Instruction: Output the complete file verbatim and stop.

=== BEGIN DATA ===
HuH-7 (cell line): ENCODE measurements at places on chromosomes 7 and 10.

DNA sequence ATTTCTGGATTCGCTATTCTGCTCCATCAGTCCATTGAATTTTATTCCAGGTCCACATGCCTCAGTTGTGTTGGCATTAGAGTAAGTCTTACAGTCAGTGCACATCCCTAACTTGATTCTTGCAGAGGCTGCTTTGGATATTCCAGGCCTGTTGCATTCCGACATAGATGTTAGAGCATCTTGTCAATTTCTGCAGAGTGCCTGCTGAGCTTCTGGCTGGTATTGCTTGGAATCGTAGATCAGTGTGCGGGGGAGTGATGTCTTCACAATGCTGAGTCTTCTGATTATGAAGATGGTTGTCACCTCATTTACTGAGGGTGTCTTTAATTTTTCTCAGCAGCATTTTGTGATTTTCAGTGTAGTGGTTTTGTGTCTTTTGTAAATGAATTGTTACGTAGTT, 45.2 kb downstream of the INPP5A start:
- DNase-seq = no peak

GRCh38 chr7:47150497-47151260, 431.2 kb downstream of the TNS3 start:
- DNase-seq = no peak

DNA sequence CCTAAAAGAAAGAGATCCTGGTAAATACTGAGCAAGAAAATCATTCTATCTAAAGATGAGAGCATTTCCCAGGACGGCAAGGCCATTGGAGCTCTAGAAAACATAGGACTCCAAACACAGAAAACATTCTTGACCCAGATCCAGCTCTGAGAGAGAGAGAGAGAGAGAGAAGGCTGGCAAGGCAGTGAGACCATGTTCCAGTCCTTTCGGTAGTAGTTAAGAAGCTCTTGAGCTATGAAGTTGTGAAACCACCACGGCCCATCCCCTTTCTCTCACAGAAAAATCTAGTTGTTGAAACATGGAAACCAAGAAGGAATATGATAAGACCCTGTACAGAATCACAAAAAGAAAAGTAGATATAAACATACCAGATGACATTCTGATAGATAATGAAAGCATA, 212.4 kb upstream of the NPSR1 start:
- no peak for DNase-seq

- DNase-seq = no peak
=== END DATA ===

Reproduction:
HuH-7 (cell line): ENCODE measurements at places on chromosomes 7 and 10.

DNA sequence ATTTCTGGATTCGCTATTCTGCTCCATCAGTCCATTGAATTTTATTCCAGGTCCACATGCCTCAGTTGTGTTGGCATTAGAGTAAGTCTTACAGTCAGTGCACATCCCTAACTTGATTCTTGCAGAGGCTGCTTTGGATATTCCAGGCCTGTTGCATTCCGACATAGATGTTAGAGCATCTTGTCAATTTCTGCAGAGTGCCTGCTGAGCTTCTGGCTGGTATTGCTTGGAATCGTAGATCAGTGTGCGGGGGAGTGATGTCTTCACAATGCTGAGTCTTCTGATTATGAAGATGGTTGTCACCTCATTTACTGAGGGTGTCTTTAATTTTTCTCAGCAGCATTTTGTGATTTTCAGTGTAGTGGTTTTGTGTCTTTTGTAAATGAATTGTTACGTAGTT, 45.2 kb downstream of the INPP5A start:
- DNase-seq = no peak

GRCh38 chr7:47150497-47151260, 431.2 kb downstream of the TNS3 start:
- DNase-seq = no peak

DNA sequence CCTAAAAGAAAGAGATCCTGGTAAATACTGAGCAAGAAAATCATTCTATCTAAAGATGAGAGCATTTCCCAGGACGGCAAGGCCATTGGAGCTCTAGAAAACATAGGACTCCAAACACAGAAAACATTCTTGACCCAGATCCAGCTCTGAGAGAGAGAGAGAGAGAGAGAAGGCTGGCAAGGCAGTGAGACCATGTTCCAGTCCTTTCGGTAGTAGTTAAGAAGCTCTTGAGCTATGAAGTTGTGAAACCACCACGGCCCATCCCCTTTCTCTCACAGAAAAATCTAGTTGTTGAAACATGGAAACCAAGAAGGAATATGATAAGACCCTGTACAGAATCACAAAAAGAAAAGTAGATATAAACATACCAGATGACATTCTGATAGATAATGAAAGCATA, 212.4 kb upstream of the NPSR1 start:
- no peak for DNase-seq

- DNase-seq = no peak